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US Prepares Next Generation of Soccer Stars

When the United States national soccer team marched into Washington's RFK Stadium on November 17 for its first match since its historic run in the World Cup, it entered with a roster of players with little or no international experience. The roster was part of U.S. coach Bruce Arena's plan to find the next generation of soccer stars.

When Bruce Arena took over the reigns of the U.S. squad after football's 1998 World Cup, he used his first game to showcase several newcomers to the international scene. Jeff Agoos, Clint Mathis and Brian MacBride were among those making early appearances for the U.S. team in that November 1998 game against Australia.

Now, four years later, Arena is at it again. In Sunday's 2-0 win over El Salvador in Washington, Arena featured a roster featuring only four players who competed in the 2002 World Cup. Two of the starters, forward Taylor Twellman and defender Wade Barrett, were playing in their first international match ever.

With several heroes from the 2002 World Cup currently playing in Europe, Coach Arena's lineup was made up entirely of players competing in the top U.S. professional league, Major League Soccer. Mr. Arena says now is as good a time as ever to check out the future of U.S. soccer. "It was nice that in the last couple months we've received a lot of praise, and I'm grateful for all of that, but I want to get down to business of starting all over again so it's nice to get back out and get back to the business of trying to build a team again that can hopefully qualify for the next World Cup," he says. "And it's not going to be easy, but at least we can get back to the business of trying."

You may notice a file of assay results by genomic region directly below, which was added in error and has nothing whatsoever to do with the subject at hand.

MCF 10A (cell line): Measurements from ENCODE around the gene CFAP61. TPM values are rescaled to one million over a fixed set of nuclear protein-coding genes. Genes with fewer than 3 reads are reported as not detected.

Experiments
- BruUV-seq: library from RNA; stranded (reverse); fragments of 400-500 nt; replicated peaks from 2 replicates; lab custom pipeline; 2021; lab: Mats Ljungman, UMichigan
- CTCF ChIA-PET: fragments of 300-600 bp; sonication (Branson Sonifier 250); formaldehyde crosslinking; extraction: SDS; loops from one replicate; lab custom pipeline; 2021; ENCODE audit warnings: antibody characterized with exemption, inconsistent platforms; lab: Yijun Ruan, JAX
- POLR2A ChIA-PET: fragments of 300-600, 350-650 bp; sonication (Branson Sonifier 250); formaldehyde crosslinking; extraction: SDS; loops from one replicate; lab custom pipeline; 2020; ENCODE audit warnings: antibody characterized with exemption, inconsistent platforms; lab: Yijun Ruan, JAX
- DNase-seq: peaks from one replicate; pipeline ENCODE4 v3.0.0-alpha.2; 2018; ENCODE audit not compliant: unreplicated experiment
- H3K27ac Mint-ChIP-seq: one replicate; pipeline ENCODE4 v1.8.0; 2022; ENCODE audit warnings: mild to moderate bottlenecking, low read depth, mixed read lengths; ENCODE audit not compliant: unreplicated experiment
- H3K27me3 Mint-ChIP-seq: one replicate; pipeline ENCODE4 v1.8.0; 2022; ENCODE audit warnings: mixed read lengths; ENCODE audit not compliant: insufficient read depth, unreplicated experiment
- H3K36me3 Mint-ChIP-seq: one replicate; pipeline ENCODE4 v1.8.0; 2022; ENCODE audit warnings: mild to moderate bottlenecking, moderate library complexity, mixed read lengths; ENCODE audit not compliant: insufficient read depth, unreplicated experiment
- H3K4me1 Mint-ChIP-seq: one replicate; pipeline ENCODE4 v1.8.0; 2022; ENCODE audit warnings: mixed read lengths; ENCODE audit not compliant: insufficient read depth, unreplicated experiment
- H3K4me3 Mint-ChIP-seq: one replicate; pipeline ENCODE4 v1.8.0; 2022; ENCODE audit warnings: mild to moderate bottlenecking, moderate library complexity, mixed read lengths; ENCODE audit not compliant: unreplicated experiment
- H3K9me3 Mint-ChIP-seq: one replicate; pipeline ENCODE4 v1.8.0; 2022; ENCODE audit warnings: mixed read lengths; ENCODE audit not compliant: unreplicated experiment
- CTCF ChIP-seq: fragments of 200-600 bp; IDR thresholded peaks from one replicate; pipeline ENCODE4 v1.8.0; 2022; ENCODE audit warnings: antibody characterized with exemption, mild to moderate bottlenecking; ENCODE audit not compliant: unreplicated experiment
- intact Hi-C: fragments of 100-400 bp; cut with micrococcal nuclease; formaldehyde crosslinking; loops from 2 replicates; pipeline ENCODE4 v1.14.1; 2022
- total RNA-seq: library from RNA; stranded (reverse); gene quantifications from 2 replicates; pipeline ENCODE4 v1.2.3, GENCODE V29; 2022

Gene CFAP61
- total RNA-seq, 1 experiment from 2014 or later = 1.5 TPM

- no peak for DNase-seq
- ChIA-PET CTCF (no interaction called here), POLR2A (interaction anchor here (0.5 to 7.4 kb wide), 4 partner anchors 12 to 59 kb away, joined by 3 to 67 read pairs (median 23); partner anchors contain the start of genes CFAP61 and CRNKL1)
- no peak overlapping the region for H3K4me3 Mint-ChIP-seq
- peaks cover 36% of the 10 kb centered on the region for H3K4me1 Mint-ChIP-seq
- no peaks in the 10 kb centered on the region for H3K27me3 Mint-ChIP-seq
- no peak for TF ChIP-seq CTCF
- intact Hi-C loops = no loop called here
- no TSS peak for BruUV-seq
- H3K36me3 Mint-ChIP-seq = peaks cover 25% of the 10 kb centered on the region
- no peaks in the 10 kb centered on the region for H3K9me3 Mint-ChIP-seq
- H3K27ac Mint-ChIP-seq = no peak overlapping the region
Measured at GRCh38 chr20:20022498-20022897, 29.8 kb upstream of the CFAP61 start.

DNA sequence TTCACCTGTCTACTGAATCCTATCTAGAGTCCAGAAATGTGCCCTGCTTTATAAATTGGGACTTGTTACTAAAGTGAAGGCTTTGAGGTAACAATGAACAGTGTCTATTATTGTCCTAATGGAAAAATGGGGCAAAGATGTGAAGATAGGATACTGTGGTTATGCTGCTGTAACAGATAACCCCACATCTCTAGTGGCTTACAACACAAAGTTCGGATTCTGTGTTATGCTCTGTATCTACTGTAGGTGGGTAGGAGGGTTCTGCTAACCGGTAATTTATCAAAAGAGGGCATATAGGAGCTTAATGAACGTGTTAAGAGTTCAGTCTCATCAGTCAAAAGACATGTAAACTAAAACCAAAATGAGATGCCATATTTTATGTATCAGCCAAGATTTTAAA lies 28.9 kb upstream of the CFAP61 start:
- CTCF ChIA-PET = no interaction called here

Several U.S. soccer team newcomers had strong games Sunday. Midfielder Sasha Victorine, playing in only his second international game, scored in the 60th minute. And goalkeepers Tim Howard and Nick Rimando, with a combined international playing experience of three games, teamed up to shut out El Salvador.

Arena says for the United States to remain competitive, it must continue finding and nurturing new talent. Arena has developed a reputation for doing just that. Since taking over the reigns of the U.S. national soccer team, more than 90 players have taken part in at least one of Arena's training camps, while more than 70 have played in at least one international game.